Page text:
Interconnections between historical colonialism and the vulnerability of present-day subsistence systems to climate change impacts: a case study in the Alaska Native Village of Chevak

Authors: Nicole Herman-Mercer*, US Geological Survey, Rachel A. Loehman, US Geological Survey
Topics: Cultural Geography
Keywords: colonialism, Alaska, climate change, Indigenous Peoples
Session Type: Virtual Paper
Day: 4/8/2021
Start / End Time: 4:40 PM / 5:55 PM
Room: Virtual 49
Presentation File: No File Uploaded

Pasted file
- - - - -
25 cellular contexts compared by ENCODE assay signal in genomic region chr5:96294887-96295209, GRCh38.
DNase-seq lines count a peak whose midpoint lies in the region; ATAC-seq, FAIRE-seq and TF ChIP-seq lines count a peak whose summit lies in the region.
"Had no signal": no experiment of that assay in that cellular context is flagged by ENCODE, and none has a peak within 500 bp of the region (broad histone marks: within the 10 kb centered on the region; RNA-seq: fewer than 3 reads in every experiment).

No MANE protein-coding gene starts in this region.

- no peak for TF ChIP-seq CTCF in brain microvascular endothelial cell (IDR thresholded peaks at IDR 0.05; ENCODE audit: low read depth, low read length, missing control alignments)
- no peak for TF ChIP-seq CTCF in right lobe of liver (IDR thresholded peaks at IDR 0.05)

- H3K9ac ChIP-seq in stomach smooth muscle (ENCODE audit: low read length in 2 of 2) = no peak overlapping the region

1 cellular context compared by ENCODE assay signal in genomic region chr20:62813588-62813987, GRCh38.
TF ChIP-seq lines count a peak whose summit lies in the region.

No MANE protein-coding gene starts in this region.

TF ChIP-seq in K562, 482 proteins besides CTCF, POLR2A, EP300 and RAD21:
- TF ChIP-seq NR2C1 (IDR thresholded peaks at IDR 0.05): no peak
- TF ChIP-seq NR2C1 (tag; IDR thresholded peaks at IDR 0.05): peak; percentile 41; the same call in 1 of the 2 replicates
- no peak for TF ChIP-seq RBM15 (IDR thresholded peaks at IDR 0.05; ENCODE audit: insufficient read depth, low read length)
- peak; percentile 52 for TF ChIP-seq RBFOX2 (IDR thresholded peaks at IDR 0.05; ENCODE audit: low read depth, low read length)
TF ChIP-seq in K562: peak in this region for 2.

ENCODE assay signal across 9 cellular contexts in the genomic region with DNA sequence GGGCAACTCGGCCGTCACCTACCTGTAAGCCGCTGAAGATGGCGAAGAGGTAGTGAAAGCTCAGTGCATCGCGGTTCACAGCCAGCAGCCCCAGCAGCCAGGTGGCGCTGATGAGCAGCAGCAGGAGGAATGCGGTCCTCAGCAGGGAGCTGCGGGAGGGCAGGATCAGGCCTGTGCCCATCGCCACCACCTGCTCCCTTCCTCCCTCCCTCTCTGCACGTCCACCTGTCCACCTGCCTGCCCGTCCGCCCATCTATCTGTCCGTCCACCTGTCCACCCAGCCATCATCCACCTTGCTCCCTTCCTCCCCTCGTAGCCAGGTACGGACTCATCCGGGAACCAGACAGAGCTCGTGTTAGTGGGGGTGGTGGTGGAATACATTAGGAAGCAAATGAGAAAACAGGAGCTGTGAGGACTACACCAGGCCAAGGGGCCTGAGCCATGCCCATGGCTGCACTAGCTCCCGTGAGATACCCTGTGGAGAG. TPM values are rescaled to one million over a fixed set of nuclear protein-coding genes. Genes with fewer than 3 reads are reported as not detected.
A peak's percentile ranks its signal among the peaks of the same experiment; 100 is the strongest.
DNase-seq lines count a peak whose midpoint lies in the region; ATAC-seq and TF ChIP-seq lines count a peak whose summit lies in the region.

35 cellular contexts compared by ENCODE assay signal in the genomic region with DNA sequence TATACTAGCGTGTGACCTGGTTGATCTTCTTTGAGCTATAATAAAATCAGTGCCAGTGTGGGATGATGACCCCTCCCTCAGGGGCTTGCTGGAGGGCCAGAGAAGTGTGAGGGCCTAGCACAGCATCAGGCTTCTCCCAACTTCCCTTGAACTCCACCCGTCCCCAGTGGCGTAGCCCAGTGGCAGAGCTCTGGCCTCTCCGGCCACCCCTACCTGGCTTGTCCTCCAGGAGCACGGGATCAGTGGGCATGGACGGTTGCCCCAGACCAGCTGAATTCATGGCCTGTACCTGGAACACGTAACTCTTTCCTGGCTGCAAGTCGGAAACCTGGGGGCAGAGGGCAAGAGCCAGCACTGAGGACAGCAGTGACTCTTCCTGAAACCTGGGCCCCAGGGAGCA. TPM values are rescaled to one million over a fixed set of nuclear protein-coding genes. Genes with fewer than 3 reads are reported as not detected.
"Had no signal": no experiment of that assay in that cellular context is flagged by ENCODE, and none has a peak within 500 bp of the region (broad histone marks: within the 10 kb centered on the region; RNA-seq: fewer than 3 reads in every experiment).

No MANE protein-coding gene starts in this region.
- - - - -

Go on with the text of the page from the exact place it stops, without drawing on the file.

The Cup’ik village of Chevak, located in the Yukon-Kuskokwim Delta region of western Alaska, is subject to myriad impacts of climate change. Workshops conducted in 2017 documented and mapped residents’ observations of changing conditions across the landscape and perceived threats to the community owing to these changes. Workshop participants also ranked the magnitude of identified threats based on the community’s exposure to each threat and the severity of the impact. Observations included the disappearance of lakes, thawing permafrost, river and coastal erosion, as well as river and coastal flooding, among others. The impacts related to these changes included threats to safety, infrastructure, subsistence resources, and subsistence harvesting gear. The most severe impacts were centered around threats to either subsistence resources themselves or the ability to harvest subsistence resources. The Cup’ik people that live in Chevak today are the descendants of people that have moved repeatedly since the pre-contact era, beginning when they left the village of Qavinaq in circa 1640. Here we explore how the movement of the village to its present location, mediated by internal and external social forces, contributes to the vulnerability of harvesting practices in the face of a changing climate. We posit the colonial experience, specifically the spatial realities of the village’s present-day location and the dynamics of a state sponsored economic safety net of this region, constrain the ability of the residents of Chevak to adapt subsistence harvesting practices to the impacts of climate change.

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